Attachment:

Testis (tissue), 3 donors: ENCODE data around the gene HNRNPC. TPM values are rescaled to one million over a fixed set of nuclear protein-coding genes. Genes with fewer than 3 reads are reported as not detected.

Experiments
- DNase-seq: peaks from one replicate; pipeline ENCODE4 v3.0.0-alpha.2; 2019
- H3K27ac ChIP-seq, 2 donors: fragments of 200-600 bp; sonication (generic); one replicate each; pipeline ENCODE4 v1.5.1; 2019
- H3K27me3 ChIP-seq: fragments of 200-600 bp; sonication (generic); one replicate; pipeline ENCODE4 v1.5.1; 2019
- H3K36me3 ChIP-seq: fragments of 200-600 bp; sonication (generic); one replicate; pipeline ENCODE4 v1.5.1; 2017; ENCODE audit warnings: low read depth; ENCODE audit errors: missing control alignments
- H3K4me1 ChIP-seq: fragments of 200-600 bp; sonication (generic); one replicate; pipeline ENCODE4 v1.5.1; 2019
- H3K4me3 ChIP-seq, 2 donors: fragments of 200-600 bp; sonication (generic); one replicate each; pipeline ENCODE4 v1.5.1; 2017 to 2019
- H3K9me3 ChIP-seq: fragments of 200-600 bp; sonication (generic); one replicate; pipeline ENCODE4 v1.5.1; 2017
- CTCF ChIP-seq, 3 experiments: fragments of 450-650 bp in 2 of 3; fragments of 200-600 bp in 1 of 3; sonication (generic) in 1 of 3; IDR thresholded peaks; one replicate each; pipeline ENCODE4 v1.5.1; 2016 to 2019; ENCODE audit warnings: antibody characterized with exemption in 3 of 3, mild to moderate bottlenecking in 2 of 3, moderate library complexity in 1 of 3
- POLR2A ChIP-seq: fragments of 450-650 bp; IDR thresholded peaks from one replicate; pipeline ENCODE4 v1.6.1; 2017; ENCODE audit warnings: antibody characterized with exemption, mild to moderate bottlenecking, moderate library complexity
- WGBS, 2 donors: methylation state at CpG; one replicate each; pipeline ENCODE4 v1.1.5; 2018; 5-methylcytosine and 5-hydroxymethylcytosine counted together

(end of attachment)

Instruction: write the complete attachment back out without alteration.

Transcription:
Testis (tissue), 3 donors: ENCODE data around the gene HNRNPC. TPM values are rescaled to one million over a fixed set of nuclear protein-coding genes. Genes with fewer than 3 reads are reported as not detected.

Experiments
- DNase-seq: peaks from one replicate; pipeline ENCODE4 v3.0.0-alpha.2; 2019
- H3K27ac ChIP-seq, 2 donors: fragments of 200-600 bp; sonication (generic); one replicate each; pipeline ENCODE4 v1.5.1; 2019
- H3K27me3 ChIP-seq: fragments of 200-600 bp; sonication (generic); one replicate; pipeline ENCODE4 v1.5.1; 2019
- H3K36me3 ChIP-seq: fragments of 200-600 bp; sonication (generic); one replicate; pipeline ENCODE4 v1.5.1; 2017; ENCODE audit warnings: low read depth; ENCODE audit errors: missing control alignments
- H3K4me1 ChIP-seq: fragments of 200-600 bp; sonication (generic); one replicate; pipeline ENCODE4 v1.5.1; 2019
- H3K4me3 ChIP-seq, 2 donors: fragments of 200-600 bp; sonication (generic); one replicate each; pipeline ENCODE4 v1.5.1; 2017 to 2019
- H3K9me3 ChIP-seq: fragments of 200-600 bp; sonication (generic); one replicate; pipeline ENCODE4 v1.5.1; 2017
- CTCF ChIP-seq, 3 experiments: fragments of 450-650 bp in 2 of 3; fragments of 200-600 bp in 1 of 3; sonication (generic) in 1 of 3; IDR thresholded peaks; one replicate each; pipeline ENCODE4 v1.5.1; 2016 to 2019; ENCODE audit warnings: antibody characterized with exemption in 3 of 3, mild to moderate bottlenecking in 2 of 3, moderate library complexity in 1 of 3
- POLR2A ChIP-seq: fragments of 450-650 bp; IDR thresholded peaks from one replicate; pipeline ENCODE4 v1.6.1; 2017; ENCODE audit warnings: antibody characterized with exemption, mild to moderate bottlenecking, moderate library complexity
- WGBS, 2 donors: methylation state at CpG; one replicate each; pipeline ENCODE4 v1.1.5; 2018; 5-methylcytosine and 5-hydroxymethylcytosine counted together